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     Mar 31, '14


CREDIT BUBBLE BULLETIN
QE, uncertainty and CPI
Commentary and weekly watch by Doug Noland


In last Wednesday's press conference, Federal Reserve chair Janet Yellen upset the markets with her comment suggesting that the Fed might commence rate adjustments as early as six months after it concludes its latest quantitative easing program. Several officials have since tried to reassure market participants that the Fed has not moved forward its plans to raise rates. Even



hawkish Fed officials went to pains to communicate that rate moves were not in the immediate offing.

Clearly, the Fed's strategy is to do its utmost to reduce market uncertainty. The ratee-setting Federal Open Market Committee is moving forward methodically to wind down its balance sheet operations, while telegraphing an ultra-cautious rate policy (future, future little "baby steps").

The Fed has good reason to worry about the markets and fret the issue of "uncertainty". And it's difficult to envisage a more transparent - and market-friendly - interest rate policy. And when the markets are in a good mood, it's virtual nirvana. Financial markets - in particular stocks and corporate credit - can enjoy splendid market excess without concern that the Fed might choose to "lean against the wind" of destabilizing speculation. And for the Fed to actually get rates to what would be considered "slamming on the brakes" - harsh enough to puncture powerful market bubbles - well, that would be years away (more likely never).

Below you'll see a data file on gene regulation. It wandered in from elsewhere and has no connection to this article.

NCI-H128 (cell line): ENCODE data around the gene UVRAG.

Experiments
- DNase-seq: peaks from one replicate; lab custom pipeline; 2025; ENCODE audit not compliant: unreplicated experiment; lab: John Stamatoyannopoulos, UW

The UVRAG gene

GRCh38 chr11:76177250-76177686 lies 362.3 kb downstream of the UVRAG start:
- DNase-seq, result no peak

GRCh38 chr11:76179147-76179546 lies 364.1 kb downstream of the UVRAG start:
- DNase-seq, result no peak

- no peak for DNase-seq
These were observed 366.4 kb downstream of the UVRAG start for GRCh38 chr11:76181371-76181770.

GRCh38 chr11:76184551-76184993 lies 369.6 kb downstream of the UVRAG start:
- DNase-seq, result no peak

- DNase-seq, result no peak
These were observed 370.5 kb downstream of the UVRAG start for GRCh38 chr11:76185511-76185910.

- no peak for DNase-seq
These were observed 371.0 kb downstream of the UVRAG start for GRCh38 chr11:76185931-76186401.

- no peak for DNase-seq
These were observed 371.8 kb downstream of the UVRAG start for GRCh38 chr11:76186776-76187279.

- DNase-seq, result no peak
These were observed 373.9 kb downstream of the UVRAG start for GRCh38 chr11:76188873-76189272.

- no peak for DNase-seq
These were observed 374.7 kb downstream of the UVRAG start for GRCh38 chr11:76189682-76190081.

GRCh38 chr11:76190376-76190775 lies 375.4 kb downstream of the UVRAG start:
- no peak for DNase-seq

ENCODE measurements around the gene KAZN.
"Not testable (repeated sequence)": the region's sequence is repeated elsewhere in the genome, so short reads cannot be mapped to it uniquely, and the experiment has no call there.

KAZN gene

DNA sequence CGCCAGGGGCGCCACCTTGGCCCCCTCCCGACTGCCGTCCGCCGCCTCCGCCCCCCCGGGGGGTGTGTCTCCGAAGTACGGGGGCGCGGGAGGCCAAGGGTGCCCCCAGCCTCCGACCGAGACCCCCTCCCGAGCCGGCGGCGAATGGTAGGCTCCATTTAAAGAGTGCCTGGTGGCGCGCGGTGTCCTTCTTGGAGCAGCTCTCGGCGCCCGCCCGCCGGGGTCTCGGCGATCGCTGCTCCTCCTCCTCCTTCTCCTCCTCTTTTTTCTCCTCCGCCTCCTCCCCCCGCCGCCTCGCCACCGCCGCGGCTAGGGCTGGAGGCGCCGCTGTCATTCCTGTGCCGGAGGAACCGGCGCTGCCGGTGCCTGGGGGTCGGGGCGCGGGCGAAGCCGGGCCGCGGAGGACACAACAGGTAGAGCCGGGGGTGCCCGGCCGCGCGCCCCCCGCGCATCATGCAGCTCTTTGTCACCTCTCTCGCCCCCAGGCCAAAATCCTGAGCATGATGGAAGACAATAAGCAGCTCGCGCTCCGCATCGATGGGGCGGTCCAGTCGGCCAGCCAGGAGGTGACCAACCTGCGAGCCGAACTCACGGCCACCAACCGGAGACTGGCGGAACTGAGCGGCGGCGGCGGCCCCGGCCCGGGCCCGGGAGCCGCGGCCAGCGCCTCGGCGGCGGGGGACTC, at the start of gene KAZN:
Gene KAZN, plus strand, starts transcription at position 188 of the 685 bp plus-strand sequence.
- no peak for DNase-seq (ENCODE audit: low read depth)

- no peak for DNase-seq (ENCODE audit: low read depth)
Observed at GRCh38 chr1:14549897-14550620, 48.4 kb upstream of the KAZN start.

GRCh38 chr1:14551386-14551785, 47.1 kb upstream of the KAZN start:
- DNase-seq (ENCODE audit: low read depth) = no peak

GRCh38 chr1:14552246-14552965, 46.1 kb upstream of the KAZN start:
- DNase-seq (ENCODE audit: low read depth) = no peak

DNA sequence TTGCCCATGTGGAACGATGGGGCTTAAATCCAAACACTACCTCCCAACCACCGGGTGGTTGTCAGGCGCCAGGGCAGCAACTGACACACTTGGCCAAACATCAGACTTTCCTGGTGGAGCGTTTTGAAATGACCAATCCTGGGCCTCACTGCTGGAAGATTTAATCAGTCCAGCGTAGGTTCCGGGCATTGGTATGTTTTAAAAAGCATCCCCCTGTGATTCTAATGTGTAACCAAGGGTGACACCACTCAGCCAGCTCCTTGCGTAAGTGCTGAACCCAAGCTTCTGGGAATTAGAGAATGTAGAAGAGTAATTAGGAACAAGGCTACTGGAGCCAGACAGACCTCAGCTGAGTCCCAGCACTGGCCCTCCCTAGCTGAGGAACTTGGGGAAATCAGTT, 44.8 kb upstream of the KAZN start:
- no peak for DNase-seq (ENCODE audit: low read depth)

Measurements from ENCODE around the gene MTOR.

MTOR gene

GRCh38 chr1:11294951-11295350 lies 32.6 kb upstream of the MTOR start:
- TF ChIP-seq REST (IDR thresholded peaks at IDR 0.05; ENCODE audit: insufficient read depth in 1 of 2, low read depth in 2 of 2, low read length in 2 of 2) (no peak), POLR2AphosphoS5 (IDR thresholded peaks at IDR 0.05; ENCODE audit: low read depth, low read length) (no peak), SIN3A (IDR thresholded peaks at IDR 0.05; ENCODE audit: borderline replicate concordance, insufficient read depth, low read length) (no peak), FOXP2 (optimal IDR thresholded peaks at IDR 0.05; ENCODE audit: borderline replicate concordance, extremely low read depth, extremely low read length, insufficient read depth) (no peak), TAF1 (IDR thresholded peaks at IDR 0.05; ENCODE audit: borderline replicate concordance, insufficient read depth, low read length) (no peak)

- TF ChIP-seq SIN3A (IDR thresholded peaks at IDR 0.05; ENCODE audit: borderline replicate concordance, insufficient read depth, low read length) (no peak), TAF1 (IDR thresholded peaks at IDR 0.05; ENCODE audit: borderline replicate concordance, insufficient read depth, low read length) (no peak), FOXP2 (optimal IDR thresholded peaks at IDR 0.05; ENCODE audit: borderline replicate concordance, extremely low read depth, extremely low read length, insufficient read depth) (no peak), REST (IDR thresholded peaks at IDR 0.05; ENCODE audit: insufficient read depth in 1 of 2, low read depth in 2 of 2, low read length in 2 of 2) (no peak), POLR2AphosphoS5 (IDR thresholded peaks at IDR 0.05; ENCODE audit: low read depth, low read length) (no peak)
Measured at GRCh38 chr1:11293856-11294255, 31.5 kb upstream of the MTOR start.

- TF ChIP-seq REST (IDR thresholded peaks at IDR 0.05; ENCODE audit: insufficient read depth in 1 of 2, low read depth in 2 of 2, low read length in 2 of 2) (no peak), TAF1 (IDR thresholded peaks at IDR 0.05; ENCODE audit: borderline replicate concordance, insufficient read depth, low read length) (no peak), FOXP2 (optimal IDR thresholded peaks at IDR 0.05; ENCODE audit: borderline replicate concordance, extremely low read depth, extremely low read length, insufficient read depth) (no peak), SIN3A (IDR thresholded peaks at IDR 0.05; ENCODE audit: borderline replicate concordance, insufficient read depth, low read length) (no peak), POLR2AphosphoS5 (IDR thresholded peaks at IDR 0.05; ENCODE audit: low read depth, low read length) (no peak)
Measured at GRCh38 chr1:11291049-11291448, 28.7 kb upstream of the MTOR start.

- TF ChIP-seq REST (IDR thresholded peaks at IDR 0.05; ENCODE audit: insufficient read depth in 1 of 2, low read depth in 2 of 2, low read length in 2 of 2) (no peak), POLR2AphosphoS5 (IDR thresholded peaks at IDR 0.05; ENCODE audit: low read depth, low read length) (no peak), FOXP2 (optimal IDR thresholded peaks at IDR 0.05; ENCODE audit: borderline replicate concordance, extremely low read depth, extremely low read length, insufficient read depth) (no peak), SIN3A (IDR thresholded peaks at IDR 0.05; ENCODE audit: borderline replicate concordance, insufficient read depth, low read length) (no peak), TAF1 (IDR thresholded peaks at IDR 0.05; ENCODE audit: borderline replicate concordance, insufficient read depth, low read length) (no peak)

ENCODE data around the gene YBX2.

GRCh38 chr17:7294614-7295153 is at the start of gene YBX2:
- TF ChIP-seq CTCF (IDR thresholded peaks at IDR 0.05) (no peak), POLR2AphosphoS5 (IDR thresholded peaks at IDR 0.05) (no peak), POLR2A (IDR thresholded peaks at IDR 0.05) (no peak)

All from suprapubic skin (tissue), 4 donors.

Yet I would argue the notion that the Fed is capable of bridling market uncertainty is a bubble mirage. Our central bank has thus far been successful in keeping the markets focused on rate policies. Meanwhile, a great uncertainty furtively lurks: what will the end of Fed "money" printing mean for US and global markets, the emerging economies and the US and global economies more generally?

The entire QE issue/analysis is incredibly fascinating. Since September 2008, the Fedís balance sheet has ballooned from about $900 billion to $4.227 trillion. If tapering runs its expected course, QE will end late this year with the Fedís balance sheet near $4.5 trillion. This would leave the latest round of QE totaling almost $1.7 trillion, with the Fedís balance sheet having expanded (a parabolic) 60% in two years. This would also place total Fed asset growth at $3.6 trillion, or 400%, in six years.

And why do I posit that the notion of the Fed harnessing uncertainty is a mirage? Because the Fed doesnít have a clue as to the consequences of the $3.6 trillion of liquidity it has pumped into the markets since 2008. More ...

Doug Noland is a market strategist for the Prudent Bear Funds.

(Republished with permission from PrudentBear.com. Copyright 2005-2014 David W Tice & Associates. All rights reserved.)





 

 

 
 



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